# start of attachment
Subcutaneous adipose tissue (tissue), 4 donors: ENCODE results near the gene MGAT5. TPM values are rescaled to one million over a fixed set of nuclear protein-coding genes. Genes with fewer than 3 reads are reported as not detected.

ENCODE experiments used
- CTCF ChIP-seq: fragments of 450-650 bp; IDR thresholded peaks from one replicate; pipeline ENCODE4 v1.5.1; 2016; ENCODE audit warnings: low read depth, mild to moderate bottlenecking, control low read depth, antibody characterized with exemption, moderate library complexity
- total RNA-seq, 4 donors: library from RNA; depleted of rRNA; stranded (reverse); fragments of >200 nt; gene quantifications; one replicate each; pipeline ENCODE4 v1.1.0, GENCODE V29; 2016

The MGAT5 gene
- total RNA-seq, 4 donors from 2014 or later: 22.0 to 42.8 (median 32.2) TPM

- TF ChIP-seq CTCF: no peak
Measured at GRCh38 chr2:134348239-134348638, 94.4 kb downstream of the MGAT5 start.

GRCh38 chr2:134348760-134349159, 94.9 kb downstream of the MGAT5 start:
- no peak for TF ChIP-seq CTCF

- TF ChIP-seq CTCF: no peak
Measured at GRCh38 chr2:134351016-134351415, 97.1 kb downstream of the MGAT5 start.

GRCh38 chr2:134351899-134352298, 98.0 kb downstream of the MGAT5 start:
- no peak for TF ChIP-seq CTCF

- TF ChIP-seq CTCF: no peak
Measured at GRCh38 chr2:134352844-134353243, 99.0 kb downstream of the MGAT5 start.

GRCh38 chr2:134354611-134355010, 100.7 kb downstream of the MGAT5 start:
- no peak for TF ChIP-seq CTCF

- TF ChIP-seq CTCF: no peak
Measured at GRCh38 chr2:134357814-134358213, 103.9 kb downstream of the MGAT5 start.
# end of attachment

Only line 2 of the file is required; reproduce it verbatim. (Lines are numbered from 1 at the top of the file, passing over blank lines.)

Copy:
ENCODE experiments used